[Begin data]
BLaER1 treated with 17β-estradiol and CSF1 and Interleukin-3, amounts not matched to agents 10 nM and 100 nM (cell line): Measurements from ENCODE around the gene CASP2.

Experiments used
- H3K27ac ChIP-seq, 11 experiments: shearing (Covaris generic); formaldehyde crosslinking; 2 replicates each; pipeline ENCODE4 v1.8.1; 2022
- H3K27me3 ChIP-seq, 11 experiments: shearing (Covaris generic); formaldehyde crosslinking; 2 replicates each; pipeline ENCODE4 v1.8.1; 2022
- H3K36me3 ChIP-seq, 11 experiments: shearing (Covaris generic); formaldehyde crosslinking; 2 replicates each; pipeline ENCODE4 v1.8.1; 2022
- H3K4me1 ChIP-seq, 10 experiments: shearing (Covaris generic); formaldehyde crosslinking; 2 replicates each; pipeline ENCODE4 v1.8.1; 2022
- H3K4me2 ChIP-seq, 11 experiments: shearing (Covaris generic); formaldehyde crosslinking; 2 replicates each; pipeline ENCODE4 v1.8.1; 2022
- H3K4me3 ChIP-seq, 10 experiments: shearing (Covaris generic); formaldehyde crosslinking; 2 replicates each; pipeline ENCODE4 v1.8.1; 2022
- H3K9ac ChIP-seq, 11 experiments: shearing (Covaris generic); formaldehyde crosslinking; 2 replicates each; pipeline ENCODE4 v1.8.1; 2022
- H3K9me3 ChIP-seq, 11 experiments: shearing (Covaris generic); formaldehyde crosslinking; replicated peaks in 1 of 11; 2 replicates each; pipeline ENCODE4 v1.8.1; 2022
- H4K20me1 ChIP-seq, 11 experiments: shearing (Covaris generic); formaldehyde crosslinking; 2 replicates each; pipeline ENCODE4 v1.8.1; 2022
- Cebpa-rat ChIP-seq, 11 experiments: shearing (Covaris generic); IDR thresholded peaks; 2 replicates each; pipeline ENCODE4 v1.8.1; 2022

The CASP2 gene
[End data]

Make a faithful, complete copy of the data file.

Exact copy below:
BLaER1 treated with 17β-estradiol and CSF1 and Interleukin-3, amounts not matched to agents 10 nM and 100 nM (cell line): Measurements from ENCODE around the gene CASP2.

Experiments used
- H3K27ac ChIP-seq, 11 experiments: shearing (Covaris generic); formaldehyde crosslinking; 2 replicates each; pipeline ENCODE4 v1.8.1; 2022
- H3K27me3 ChIP-seq, 11 experiments: shearing (Covaris generic); formaldehyde crosslinking; 2 replicates each; pipeline ENCODE4 v1.8.1; 2022
- H3K36me3 ChIP-seq, 11 experiments: shearing (Covaris generic); formaldehyde crosslinking; 2 replicates each; pipeline ENCODE4 v1.8.1; 2022
- H3K4me1 ChIP-seq, 10 experiments: shearing (Covaris generic); formaldehyde crosslinking; 2 replicates each; pipeline ENCODE4 v1.8.1; 2022
- H3K4me2 ChIP-seq, 11 experiments: shearing (Covaris generic); formaldehyde crosslinking; 2 replicates each; pipeline ENCODE4 v1.8.1; 2022
- H3K4me3 ChIP-seq, 10 experiments: shearing (Covaris generic); formaldehyde crosslinking; 2 replicates each; pipeline ENCODE4 v1.8.1; 2022
- H3K9ac ChIP-seq, 11 experiments: shearing (Covaris generic); formaldehyde crosslinking; 2 replicates each; pipeline ENCODE4 v1.8.1; 2022
- H3K9me3 ChIP-seq, 11 experiments: shearing (Covaris generic); formaldehyde crosslinking; replicated peaks in 1 of 11; 2 replicates each; pipeline ENCODE4 v1.8.1; 2022
- H4K20me1 ChIP-seq, 11 experiments: shearing (Covaris generic); formaldehyde crosslinking; 2 replicates each; pipeline ENCODE4 v1.8.1; 2022
- Cebpa-rat ChIP-seq, 11 experiments: shearing (Covaris generic); IDR thresholded peaks; 2 replicates each; pipeline ENCODE4 v1.8.1; 2022

The CASP2 gene